Still Here

A few weeks ago, a fellow “loss mom” messaged me to check in. She noticed I hadn’t posted a blog in awhile. Yup, #truestory. And it’s not that I don’t have ideas for posts. I have a handful of half finished Google Docs that I could, well, finish and post. But for whatever reason, I haven’t. Maybe it’s because I’ve been having a crazy/busy summer with trips and house guests and work. Maybe it’s because my brain doesn’t work right anymore. Or maybe it’s just so painful. Like now I’ve gotten to this point where I feel like I’ve been able to manage my grief and if I churn up a blog post it unleashes all these emotions and I might (gasp) cry. Whereas before, I couldn’t stop crying and writing and posting now, it’s the opposite.

One year ago, I was crying multiple times a day. I was devastated and heartbroken. I truly thought I would never be happy again. I couldn’t imagine having to live the rest of my life in such sorrow, because the sorrow was so painful.  I blogged frequently. It was a way to process what happened to me–to my family, to my dreams, to my life.

These days, I still cry but not everyday. I do think about Corva daily, how could I not? I miss her terribly and imagine what our lives would be like had she survived. That in-and-of-itself is a dangerous path to venture down. It leads to what-ifs, doubts, and blame.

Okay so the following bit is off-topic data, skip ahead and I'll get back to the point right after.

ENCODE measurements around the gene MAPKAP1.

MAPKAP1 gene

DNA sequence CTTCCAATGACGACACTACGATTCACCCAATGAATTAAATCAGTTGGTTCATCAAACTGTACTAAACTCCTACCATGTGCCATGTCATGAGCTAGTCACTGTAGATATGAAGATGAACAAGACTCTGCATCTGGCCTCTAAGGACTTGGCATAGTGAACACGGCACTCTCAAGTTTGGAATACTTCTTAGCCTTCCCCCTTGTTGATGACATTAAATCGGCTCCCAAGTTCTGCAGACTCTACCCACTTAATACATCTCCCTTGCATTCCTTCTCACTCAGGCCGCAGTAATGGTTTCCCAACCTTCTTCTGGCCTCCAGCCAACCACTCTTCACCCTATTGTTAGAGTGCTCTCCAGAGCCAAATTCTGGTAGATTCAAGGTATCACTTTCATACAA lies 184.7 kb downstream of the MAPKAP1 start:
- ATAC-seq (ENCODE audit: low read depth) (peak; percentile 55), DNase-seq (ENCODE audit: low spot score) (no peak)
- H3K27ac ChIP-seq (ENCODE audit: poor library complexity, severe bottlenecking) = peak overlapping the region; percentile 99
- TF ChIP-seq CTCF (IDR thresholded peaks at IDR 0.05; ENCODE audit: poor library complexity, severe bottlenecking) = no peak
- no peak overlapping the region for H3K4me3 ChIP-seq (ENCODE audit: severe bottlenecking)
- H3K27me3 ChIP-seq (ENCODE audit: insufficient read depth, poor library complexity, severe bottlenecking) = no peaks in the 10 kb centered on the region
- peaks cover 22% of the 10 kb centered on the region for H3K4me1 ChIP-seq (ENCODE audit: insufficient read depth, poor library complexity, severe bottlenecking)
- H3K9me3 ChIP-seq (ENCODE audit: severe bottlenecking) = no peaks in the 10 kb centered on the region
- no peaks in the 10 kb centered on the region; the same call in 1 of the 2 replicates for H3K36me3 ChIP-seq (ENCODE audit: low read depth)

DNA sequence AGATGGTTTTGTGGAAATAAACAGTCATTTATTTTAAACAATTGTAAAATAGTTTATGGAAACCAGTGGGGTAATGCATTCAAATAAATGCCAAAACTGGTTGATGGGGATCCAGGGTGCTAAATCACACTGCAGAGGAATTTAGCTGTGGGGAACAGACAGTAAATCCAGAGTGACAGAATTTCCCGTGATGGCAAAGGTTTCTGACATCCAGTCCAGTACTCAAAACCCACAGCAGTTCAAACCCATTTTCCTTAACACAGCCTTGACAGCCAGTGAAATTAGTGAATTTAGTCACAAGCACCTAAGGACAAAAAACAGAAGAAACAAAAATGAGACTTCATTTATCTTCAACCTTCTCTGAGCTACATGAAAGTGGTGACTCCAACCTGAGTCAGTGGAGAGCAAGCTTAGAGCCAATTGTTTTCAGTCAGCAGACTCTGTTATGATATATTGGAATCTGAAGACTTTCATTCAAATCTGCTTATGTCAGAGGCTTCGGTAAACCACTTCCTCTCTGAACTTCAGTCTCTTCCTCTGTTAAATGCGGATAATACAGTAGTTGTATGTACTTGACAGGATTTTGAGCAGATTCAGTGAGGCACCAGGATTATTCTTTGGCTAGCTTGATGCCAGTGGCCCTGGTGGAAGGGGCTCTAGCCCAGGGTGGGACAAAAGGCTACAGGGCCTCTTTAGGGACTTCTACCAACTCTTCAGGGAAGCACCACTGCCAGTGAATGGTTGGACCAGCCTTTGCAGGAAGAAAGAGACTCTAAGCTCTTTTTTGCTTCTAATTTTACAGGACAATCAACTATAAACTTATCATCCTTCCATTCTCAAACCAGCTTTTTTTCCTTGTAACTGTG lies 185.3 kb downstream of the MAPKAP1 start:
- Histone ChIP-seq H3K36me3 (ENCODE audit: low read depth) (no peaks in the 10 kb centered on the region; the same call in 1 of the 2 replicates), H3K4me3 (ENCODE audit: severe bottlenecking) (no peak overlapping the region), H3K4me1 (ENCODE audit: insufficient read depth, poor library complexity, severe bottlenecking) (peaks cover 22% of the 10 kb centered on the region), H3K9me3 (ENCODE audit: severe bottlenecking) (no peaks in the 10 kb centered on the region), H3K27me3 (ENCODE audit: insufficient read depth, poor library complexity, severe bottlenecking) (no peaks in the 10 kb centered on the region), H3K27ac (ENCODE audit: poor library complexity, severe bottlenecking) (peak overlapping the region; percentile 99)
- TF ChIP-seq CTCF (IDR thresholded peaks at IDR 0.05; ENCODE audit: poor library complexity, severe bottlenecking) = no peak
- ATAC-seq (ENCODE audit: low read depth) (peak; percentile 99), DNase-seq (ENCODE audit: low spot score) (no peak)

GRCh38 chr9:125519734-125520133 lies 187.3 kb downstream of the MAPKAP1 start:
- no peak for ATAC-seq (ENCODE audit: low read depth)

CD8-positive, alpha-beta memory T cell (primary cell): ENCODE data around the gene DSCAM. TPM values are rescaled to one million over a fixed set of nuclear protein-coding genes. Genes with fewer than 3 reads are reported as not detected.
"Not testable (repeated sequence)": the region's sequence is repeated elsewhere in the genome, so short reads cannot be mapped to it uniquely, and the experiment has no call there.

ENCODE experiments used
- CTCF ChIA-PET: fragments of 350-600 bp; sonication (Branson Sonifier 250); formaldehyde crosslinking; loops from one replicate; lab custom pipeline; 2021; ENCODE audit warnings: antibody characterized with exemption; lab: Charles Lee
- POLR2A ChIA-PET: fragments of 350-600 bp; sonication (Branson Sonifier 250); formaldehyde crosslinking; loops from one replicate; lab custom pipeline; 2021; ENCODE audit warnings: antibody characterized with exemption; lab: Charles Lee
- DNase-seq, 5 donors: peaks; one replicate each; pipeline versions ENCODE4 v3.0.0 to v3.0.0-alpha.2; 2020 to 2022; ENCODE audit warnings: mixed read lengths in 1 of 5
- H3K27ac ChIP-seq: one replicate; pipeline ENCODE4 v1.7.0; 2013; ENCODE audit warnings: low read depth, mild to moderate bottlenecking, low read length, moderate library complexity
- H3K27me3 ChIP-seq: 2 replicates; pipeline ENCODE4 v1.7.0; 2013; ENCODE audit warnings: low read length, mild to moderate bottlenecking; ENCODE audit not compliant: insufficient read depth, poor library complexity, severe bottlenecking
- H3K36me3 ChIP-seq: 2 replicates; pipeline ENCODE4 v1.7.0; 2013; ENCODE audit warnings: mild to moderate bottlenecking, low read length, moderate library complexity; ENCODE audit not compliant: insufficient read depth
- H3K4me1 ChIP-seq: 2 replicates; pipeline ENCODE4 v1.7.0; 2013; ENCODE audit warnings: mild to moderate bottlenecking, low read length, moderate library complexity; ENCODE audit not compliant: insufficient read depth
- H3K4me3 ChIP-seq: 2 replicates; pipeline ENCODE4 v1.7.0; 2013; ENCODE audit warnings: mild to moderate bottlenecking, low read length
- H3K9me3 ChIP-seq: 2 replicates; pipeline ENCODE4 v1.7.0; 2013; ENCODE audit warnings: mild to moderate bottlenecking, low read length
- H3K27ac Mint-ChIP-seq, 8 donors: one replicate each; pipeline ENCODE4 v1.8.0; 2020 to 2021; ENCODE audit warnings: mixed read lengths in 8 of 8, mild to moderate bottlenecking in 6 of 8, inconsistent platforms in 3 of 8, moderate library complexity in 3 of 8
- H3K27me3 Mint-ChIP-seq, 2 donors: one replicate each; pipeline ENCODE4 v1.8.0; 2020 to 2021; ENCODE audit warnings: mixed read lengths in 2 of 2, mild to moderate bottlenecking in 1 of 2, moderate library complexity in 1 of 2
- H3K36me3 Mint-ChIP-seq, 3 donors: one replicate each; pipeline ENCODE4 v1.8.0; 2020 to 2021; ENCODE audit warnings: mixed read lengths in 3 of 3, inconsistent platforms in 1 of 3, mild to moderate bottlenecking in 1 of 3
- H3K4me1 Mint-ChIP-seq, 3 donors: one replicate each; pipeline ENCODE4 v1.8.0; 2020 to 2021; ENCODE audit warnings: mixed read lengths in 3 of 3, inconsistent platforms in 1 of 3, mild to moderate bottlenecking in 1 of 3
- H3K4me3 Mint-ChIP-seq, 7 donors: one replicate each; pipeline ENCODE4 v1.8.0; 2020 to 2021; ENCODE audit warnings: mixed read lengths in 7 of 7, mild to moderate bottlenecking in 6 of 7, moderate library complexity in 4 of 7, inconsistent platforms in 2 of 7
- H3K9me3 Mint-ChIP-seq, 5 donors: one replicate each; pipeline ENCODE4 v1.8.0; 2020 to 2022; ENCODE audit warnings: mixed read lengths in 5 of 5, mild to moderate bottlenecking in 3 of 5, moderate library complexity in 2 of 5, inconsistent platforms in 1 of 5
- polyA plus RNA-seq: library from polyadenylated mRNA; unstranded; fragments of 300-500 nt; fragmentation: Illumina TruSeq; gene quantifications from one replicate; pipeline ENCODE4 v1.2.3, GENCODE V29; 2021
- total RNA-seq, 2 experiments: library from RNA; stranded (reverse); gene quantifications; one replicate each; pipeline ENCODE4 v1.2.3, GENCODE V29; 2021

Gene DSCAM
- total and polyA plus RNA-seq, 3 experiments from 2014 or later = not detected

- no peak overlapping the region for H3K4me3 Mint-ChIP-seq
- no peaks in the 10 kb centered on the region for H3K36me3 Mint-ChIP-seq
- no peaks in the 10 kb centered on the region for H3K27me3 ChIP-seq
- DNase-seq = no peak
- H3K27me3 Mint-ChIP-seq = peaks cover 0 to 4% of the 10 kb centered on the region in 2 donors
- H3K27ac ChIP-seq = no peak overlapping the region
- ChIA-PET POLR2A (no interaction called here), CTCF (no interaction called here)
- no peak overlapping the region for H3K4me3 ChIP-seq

Several weeks ago, we took our 2nd annual family vacation to Rye, NH–gorgeous beach, lots of sun and sand. It was the second year writing Corva’s name in the sand. This year I wrote some names for some other loss moms but my internet wasn’t working and I spelled one baby’s name wrong and neglected a few others which was terrible because these women have been my tribe for the past 14 months. But then I also had Astoria tugging at me to go with her to the water and because I’m paranoid and 50% of my children are dead, I won’t let her go in the surf alone. So I vow to do better the next time I’m at the beach. Also, for writing names in the sand, it can’t be too gloppy and it can’t be too dry. Who knew?